But they didn’t agree on how to do it. The government decided to reduce the number of payroll workers — the compensation advisors — and centralize many of those who remained in a small remote community. The specialized knowledge that so many advisors had developed in their departments was lost. And then the government tried to automate the process, to reduce a huge set of pay rules into lines of computer code.

Despite warnings it wasn’t ready to go, that it hadn’t been properly tested, government managers decided to launch anyway, hoping the system they called Phoenix would work right out of the gate. And when it didn't, there was no real backup because the old system had been decommissioned.

Graham Jenkins, the global payroll expert in the U.K. who I talked to in our first episode, says a major issue is that the transformation project didn’t take into account all the processes that have to happen en route to the paycheque. So compensation advisors were expected to sort through inconsistent data by themselves.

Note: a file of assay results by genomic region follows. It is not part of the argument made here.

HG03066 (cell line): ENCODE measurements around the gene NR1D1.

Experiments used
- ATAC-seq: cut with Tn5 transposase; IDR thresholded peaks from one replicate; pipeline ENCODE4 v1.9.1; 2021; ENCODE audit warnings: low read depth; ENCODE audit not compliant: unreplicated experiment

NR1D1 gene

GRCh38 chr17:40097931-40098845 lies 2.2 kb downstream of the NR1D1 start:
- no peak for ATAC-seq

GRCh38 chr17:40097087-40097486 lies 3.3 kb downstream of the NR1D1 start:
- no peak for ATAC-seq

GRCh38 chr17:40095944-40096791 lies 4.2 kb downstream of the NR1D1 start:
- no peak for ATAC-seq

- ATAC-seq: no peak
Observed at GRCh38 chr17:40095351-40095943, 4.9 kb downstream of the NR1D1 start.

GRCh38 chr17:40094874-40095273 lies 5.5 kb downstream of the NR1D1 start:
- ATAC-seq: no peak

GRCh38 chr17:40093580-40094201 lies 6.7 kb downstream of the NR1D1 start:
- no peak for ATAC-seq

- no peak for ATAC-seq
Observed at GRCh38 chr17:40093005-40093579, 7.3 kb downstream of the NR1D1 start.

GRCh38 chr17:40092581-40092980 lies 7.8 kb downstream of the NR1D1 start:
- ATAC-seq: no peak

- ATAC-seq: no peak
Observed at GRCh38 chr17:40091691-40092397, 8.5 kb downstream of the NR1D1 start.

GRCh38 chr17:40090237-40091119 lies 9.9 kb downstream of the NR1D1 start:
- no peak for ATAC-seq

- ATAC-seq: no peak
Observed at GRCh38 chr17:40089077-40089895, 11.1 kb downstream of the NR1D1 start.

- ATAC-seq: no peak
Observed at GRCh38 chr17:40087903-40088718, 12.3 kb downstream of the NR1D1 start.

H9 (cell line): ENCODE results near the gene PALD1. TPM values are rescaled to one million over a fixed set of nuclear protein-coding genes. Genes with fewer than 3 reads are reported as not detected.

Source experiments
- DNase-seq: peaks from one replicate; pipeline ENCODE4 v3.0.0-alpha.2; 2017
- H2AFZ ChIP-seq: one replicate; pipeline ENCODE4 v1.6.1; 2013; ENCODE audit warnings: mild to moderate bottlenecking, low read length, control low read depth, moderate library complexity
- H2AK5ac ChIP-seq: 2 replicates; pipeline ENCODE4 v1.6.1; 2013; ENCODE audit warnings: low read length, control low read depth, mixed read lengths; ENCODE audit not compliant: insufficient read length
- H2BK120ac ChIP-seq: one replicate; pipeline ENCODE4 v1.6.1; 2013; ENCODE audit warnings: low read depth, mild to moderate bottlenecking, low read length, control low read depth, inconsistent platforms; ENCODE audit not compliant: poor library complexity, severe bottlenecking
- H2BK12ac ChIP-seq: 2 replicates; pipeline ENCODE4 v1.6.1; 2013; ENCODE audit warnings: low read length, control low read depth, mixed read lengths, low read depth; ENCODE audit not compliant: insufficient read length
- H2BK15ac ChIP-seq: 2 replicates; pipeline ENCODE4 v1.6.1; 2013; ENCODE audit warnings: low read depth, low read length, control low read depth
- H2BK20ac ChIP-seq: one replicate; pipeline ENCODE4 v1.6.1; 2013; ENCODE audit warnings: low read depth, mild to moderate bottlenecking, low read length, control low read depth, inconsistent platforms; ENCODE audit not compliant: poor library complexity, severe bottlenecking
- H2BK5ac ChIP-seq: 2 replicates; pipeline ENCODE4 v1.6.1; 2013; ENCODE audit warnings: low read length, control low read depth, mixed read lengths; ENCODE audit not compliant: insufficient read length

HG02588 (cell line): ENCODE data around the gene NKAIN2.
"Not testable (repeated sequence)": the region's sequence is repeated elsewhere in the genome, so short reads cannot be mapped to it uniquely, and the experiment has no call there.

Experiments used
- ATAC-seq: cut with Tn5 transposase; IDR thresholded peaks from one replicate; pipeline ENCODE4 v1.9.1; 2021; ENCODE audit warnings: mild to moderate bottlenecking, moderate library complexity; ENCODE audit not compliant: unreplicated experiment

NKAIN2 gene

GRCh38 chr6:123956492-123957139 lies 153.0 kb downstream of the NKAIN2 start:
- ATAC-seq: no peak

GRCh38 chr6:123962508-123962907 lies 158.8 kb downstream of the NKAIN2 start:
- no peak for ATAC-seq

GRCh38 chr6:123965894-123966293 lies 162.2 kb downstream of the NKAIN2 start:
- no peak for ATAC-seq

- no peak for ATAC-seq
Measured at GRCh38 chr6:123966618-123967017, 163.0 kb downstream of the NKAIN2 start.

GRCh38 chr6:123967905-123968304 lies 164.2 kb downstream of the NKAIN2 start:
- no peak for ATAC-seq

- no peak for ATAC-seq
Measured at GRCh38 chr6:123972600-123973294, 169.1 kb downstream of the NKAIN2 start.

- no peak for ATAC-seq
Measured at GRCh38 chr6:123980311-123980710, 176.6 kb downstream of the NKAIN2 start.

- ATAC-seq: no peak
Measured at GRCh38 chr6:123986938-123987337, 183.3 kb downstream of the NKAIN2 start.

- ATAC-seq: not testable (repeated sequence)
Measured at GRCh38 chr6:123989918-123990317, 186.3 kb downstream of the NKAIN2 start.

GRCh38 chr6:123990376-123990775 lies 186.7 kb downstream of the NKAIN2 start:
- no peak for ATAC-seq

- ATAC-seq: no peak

Jenkins: What I think you have is a neglect, or a lack of appetite, to transform, simplify, standardize, making the life of payroll impossible or extremely difficult. When I read about the project — with no good feeling, it's not a feeding frenzy for me. It's, you know, you read it with sadness, and we're trying to all learn lessons from it. But I’ll put it bluntly, I don't think the appetite was there to flatten the unique, standardize and assign ownership for the upstream processes.

McGregor: It all boils down to a sort of existential question about what payroll is.

Jenkins: Where does payroll see itself? And, you know, what's the view of payroll? And payroll is the poor relation.

McGregor: Payroll as the poor relation, the neglected department nestled under HR or finance. Expected to pay everyone on time with 100% accuracy, but with little understanding from the outside about how much work that actually takes.